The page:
Troy Evans preaches at Edge Urban Fellowship in a rundown Grand Rapids, Mich., neighborhood known for prostitution. Inside what looks like an abandoned office building are walls covered by graffiti. There are tattooed people wearing baseball caps and jeans. Three 20-year-old men holding mics get ready to bust out some elaborate dance moves.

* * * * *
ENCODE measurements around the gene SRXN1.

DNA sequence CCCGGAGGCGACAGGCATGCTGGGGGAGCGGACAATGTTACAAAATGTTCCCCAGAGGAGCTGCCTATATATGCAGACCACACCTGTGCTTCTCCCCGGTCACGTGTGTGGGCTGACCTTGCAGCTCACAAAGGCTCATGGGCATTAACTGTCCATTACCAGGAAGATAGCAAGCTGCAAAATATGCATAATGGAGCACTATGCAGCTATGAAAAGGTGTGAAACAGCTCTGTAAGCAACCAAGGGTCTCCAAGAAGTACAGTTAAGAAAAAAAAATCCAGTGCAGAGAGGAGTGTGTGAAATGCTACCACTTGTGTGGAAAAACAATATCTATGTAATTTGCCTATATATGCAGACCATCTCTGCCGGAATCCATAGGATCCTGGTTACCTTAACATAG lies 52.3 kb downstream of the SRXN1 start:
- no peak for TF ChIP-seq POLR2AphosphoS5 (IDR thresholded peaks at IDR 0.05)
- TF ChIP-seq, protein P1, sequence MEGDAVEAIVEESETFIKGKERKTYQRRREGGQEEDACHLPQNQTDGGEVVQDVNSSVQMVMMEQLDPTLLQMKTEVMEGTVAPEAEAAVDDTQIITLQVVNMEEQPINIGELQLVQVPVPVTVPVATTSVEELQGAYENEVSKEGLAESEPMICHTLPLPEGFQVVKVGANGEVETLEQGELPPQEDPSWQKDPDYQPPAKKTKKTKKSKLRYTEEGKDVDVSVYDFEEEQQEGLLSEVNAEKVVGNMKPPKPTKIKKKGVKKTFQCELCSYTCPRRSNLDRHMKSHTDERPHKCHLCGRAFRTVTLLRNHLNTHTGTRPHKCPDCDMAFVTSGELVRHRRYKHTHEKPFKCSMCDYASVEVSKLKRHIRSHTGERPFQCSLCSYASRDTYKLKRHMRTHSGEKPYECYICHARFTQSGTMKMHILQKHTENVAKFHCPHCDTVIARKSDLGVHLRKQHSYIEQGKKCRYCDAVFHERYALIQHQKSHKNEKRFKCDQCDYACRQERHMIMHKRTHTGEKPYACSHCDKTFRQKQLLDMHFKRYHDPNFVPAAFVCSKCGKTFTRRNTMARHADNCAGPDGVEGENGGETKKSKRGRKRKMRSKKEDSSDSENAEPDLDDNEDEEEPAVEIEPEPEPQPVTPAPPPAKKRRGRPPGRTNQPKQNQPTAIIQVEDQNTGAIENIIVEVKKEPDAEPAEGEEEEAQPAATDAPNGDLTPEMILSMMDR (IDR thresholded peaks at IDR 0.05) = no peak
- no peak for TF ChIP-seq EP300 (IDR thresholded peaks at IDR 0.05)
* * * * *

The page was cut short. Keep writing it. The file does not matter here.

It may seem like a hip-hop show, but it’s actually church.
Hip-hop churches started emerging in the late ’90s.
Emmett Price, a professor of music and African-American studies at Northeastern University in Boston, says the churches are on the rise in the U.S. and that they appeal to the latchkey generation.
“Hip-hop culture comes out of the moans and the cries of young people who felt ostracized and disenfranchised from society,” Price says.